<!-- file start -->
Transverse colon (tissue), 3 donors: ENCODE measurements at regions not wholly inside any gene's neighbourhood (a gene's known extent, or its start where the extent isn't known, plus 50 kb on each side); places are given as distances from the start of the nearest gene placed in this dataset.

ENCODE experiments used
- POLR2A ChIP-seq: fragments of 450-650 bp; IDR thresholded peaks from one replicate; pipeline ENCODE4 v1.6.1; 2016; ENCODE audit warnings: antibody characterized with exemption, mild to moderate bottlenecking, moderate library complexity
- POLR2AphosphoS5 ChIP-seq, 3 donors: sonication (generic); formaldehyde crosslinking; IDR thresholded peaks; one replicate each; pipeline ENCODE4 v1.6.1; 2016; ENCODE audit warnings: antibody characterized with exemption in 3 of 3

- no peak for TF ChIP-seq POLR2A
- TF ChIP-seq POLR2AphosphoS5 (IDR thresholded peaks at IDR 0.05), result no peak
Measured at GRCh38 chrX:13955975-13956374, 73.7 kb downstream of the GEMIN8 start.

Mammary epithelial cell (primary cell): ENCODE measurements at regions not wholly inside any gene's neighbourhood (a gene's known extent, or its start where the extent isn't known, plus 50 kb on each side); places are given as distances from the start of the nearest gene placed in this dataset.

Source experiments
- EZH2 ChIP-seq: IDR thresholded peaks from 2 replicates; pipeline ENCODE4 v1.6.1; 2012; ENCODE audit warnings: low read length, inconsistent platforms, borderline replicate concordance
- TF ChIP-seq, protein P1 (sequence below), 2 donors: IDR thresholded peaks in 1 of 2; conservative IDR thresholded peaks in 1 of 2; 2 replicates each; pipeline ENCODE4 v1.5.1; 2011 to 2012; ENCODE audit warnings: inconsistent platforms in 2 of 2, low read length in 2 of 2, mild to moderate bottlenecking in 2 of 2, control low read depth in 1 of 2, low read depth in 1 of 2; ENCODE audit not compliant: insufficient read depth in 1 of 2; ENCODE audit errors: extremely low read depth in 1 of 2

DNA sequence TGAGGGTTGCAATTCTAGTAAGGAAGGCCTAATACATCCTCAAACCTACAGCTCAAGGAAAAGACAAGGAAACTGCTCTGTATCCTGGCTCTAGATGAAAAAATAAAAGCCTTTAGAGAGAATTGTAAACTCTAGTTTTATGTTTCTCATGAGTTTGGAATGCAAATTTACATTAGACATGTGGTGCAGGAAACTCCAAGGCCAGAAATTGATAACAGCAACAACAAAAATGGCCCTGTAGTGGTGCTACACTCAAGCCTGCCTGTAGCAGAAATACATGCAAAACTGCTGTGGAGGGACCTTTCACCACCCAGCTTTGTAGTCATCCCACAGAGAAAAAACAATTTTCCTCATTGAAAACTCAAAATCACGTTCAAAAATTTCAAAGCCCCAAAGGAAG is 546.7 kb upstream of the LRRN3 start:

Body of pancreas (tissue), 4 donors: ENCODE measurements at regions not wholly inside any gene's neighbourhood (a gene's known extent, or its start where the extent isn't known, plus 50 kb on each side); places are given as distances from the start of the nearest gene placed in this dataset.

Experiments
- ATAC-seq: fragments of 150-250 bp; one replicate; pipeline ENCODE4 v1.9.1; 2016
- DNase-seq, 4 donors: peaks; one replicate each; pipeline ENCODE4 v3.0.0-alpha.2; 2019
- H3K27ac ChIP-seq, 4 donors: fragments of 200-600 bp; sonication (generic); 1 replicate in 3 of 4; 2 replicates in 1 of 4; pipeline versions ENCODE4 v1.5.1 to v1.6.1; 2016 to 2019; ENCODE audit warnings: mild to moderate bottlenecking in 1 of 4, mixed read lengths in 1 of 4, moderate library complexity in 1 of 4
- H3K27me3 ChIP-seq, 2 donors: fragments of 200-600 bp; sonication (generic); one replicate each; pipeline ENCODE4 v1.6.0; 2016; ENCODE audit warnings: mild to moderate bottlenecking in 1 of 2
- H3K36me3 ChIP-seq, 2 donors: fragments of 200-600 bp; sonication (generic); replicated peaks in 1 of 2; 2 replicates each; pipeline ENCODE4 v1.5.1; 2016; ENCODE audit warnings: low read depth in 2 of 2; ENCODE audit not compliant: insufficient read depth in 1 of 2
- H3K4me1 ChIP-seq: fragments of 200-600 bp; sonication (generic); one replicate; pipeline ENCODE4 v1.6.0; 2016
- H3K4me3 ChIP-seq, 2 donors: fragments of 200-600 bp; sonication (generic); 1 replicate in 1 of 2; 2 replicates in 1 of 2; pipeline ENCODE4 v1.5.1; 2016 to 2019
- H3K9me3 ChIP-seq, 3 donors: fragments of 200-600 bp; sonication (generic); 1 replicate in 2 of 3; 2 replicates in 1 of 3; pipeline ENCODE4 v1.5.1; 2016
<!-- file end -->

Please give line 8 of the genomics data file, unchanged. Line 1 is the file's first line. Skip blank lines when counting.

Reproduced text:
Mammary epithelial cell (primary cell): ENCODE measurements at regions not wholly inside any gene's neighbourhood (a gene's known extent, or its start where the extent isn't known, plus 50 kb on each side); places are given as distances from the start of the nearest gene placed in this dataset.